In March the governors of Connecticut, Maine, Massachusetts, New Hampshire, Rhode Island and Vermont affirmed their commitment “to work together, in coordination with [regional grid operator] ISO New England and through the New England States Committee on Electricity, to evaluate market-based mechanisms that value the contribution that existing nuclear generation resources make to regional energy security and winter reliability.”

Meanwhile New York state, Illinois and New Jersey all have some form of zero emission credits (ZECs) legislated for nuclear power, to preserve reliability and clean energy benefits not recognized in the electricity markets. This week New Jersey approved awarding of ZECs of about $11/MWh for two nuclear plants, total 3.7 GWe. Connecticut has a corresponding arrangement. Ohio and Pennsylvania have similar legislation in process. The levels of state support per MWh are significantly less than the federal production tax credit of $23/MWh for wind, amounting to some $4.8 billion last year, though this provision will start to phase out from 2021.
WNN 18/3/19, 16/4/19.  US NP

Ohio joins US states supporting continued nuclear power

A state energy bill to create the Ohio Clean Air Program will support FirstEnergy Solutions' Davis-Besse and Perry nuclear plants and scale back the existing alternative energy portfolio standard.  It will enable the 894 MWe Davis-Besse nuclear unit as well as the 1,240 MWe Perry nuclear plant to continue operating despite competition from low-priced gas and subsidised wind in the deregulated market. The company said last year that it would close the plants in 2020 and 2021 unless they receive financial support.

The new bill creates a nuclear generation fund that provides a $9/MWh clean energy credit for nuclear generation, the total capped at $150 million per year. Under the bill, Ohio's electric distribution utilities will collect a monthly charge from retail electric customers from 2021 to fund payments to generators. The cost is offset by a reduction in subsidies for wind energy. The measure was strenuously opposed by environmental groups, renewable energy advocates and the natural gas industry which is always the main beneficiary of nuclear plant closures. Ohio joins other US states with similar measures: Illinois, Connecticut, New Jersey and New York state, but Ohio is the first to bring in ratepayer-funded nuclear assistance balanced by cutting renewable energy subsidies and energy efficiency standards which have raised costs.
WNN 24/7/19.  US NP

US nuclear construction gets small boost

The US Department of Energy (DOE) has finalised further federal loan guarantees of $3.7 billion for Vogtle units 3 and 4, two AP1000 reactors under construction in Georgia. This brings to $12 billion the total of loan guarantees for five owners of the project which has been delayed by the Westinghouse bankruptcy, with increase in cost. Congress has also approved $800 million in tax credits for the project. The US Secretary of Energy said that "The Vogtle project is critically important to …. revitalize and expand the US nuclear industry. A strong nuclear industry supports a reliable and resilient grid, and strengthens our energy and national security." The announcement coincided with fitting of the top head of the unit 3 containment.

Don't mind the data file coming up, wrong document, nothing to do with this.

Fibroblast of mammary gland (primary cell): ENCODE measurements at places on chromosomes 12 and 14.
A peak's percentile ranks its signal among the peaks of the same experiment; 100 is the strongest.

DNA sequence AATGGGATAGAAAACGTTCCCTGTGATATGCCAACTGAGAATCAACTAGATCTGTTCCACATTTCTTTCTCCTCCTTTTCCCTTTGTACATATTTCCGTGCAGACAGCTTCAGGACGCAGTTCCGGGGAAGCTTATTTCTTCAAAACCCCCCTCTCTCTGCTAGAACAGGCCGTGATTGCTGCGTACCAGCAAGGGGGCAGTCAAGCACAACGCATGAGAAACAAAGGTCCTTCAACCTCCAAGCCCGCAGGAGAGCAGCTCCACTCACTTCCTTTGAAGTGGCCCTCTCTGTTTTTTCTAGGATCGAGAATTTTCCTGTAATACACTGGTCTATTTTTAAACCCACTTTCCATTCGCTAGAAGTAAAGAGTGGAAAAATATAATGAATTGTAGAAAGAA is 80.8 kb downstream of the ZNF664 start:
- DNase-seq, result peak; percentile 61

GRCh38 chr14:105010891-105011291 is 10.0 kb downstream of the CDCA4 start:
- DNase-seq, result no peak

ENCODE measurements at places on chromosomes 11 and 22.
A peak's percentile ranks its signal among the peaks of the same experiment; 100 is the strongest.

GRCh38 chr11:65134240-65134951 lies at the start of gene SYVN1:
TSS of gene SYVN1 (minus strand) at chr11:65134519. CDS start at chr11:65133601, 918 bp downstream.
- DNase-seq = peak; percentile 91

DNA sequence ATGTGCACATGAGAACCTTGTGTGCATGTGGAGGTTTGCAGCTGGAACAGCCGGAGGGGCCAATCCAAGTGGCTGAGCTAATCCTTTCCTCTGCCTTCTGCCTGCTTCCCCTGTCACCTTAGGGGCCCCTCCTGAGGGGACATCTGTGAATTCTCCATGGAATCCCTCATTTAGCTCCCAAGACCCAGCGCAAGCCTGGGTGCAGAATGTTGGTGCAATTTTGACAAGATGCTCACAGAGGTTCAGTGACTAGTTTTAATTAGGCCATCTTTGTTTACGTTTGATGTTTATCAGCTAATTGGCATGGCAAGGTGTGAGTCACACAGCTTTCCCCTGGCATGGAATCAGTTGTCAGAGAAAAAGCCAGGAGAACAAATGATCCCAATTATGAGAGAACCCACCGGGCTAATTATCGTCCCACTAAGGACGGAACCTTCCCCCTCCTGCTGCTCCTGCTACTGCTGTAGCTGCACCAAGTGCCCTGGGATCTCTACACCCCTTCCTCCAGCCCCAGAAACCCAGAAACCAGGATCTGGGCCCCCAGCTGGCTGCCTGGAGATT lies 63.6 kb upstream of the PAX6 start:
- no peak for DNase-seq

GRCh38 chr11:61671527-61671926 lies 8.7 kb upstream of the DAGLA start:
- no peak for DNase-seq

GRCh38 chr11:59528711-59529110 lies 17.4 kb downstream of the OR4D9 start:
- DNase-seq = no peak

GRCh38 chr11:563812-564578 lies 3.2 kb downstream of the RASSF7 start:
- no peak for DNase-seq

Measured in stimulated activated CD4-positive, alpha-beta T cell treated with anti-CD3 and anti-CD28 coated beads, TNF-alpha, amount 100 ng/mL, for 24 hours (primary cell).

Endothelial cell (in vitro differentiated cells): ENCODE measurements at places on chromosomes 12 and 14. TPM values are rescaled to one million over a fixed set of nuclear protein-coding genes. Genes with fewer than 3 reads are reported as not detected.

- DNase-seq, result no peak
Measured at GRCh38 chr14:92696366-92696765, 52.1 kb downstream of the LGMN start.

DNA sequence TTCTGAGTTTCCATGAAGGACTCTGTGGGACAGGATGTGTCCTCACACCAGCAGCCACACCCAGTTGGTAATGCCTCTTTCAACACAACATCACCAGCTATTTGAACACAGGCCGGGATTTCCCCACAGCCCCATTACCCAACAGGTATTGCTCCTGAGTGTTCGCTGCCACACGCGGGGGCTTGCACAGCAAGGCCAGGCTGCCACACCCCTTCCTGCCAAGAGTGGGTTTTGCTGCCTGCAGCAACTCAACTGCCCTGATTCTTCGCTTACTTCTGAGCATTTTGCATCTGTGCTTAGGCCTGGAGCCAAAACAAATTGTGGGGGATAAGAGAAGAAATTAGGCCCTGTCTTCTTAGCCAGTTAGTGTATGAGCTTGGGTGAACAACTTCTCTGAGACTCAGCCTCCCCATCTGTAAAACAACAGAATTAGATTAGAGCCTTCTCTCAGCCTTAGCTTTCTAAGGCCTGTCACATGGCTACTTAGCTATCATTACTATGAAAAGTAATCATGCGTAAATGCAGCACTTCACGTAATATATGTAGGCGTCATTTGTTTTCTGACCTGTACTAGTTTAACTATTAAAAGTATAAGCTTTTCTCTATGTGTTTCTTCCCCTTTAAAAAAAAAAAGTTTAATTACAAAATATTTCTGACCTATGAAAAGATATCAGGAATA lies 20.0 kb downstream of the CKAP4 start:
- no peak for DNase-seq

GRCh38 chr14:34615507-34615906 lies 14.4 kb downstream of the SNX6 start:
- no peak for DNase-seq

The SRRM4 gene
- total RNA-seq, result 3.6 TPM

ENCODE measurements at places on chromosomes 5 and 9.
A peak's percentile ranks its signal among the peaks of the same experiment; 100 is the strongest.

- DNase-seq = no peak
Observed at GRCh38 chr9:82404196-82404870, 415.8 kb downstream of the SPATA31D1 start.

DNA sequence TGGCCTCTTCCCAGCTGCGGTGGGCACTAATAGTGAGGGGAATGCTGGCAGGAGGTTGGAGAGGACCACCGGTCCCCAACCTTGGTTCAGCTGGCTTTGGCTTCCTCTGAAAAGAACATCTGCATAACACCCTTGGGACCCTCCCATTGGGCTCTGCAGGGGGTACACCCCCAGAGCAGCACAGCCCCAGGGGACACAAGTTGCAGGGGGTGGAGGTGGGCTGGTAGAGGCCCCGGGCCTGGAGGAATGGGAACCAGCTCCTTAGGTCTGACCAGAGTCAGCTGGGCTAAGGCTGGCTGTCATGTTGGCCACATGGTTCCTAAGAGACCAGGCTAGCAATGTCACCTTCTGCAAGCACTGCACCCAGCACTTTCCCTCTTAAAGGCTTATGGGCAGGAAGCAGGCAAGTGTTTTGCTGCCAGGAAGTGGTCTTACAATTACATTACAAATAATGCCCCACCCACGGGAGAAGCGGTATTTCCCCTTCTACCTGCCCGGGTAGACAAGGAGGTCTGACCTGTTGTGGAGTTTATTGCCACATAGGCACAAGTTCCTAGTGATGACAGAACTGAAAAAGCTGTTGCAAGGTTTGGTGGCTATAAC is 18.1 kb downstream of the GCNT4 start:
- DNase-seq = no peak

Under the 2005 Energy Policy Act there is provision for federal loan guarantees for advanced nuclear reactors or other emission-free technologies up to 80% of the project cost. The first round of guarantees went to renewable energy and advanced gas projects (eg IGCC). From 2008, up to $18.5 billion was then offered for nuclear power projects. The loan guarantees are ultimately funded by the borrowers through a fee, and they reduce financing cost by demonstrating government support for particular projects which have undergone thorough scrutiny by DOE and its outside advisers, without cost to the taxpayer.
WNN 22/3/19.  US NP

High-level report canvasses US energy policy options

A 229-page report commissioned by the Breakthrough Institute and led by two of America’s most credible energy figures, CEO of Energy Futures Initiative Ernest Moniz (President Obama’s Energy Secretary 2013-17) and Pulitzer Prize winner Daniel Yergin, points to the need for “purposeful coordination among all the players involved” in achieving sustainable innovation in electricity provision. The report extends the discussion to process heat for “many industrial applications that are otherwise difficult to decarbonise.”

Its methodology addresses technical merit, market viability, compatibility with other elements of the energy system, and consumer value. In balancing these, real discipline rather than populist sentiment is needed in policymaking to overcome the inertia built in to the existing large and complex system. Advanced nuclear reactors are significant part of a "critical subset" of technologies with great potential for the USA to transition to a "clean energy ecosystem". In response to the populist Green New Deal floated in Congress, Dr Moniz said that the notion of a grid composed of 100% renewables by 2050 was not realistic, and risks slowing carbon abatement.
WNN 8/2/19, Advancing the Landscape of Clean Energy Innovation.   US NP

US Nuclear Innovation Act